The most frigid of times, January can also be the most florid of times for new opera in the Northeast. Hot on the heels of New York City’s PROTOTYPE Festival of new music-theater pieces, Boston Opera Collaborative is preparing to open its production of The Scarlet Ibis by David Cote and Stefan Weisman. This adaptation of a popular 1960 short story by James Hurst, a staple of many Minnesotan English curricula, taught in high schools from Rochester to Farmington to Mankato, also runs from Thursday through Sunday at Longy in Cambridge. Tickets HERE.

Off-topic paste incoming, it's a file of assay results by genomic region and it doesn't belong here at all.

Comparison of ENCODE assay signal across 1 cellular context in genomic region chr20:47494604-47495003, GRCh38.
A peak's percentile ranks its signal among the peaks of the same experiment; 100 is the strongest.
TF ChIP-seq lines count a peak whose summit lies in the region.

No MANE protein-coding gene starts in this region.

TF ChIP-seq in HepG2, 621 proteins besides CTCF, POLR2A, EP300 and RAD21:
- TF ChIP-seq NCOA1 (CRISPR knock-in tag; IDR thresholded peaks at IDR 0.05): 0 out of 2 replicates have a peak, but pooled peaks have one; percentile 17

A tragic story of childhood and illness, The Scarlet Ibis has long fascinated readers. The operatic adaptation by Cote and Weisman first appeared at the 2015 PROTOTYPE Festival, and this year will be staged by both Boston Opera Collaborative and Chicago Opera Theater. Basil Considine spoke with librettist David Cote about adapting The Scarlet Ibis for the stage and walking the line between theater criticism and opera writing.
BC: How did your partnership first conceive of adapting James Hurst’s The Scarlet Ibis as an opera?